Death certification and epidemiological research. Medical Services Study Group of the Royal College of Physicians of London.Br Med J 1978; 2 doi: https://doi.org/10.1136/bmj.2.6144.1063 (Published 14 October 1978) Cite this as: Br Med J 1978;2:1063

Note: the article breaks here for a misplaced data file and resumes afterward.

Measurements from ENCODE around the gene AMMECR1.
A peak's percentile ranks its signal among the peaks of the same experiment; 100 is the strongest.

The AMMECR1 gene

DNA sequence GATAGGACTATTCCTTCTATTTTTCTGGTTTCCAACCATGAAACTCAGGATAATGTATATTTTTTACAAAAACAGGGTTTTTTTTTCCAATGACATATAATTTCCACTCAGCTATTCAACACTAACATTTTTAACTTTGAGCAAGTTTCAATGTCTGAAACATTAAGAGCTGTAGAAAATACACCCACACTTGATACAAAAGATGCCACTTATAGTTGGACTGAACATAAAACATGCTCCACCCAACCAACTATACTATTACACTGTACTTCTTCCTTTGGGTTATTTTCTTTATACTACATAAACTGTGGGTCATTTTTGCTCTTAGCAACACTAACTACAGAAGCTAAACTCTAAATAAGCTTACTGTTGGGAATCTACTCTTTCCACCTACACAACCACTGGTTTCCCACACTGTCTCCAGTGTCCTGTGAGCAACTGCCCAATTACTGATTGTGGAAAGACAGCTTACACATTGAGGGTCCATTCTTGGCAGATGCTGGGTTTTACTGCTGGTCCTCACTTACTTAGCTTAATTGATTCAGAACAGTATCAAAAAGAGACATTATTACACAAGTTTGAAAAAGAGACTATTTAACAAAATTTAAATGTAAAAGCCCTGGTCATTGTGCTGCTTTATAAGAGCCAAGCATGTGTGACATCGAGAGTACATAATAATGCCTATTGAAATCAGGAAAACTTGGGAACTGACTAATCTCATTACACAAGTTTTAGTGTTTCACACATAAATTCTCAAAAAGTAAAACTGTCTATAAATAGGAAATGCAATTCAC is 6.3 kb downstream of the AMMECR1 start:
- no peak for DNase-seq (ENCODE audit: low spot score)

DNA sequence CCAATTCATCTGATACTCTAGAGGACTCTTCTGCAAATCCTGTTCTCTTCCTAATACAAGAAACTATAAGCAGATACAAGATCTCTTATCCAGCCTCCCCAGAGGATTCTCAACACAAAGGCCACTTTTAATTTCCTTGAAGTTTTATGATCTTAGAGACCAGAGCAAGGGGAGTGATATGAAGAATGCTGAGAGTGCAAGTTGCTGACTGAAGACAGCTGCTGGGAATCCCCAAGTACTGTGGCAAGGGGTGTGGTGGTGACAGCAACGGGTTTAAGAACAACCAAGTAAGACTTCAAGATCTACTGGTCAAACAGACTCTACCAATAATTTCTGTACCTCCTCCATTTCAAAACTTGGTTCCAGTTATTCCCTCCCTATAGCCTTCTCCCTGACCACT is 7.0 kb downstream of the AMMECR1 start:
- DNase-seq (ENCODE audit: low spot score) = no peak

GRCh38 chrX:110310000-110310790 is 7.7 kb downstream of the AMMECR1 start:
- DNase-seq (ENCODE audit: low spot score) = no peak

The cause of death shown on 191 death certificates was compared with the cause indicated by the hospital case notes, the consultants' opinions, and the necropsy findings. All 191 deaths occurred among medical hospital patients aged under 50. In 39 cases there was a major discrepancy between the two sources over the cause of death and in another 54 ther was a minor but epidemiologically important difference. Death certificates are not primarily intended for epidemiological research, but researchers often rely on them. This and other studies have shown, however, that death certificates are often inaccurate records of the cause of death--even coroner's certificates issued after a coroner's necropsy. The accuracy of death certificates might be improved if coroners consulted clinicians more closely and if senior hospital staff completed hospital death certificates.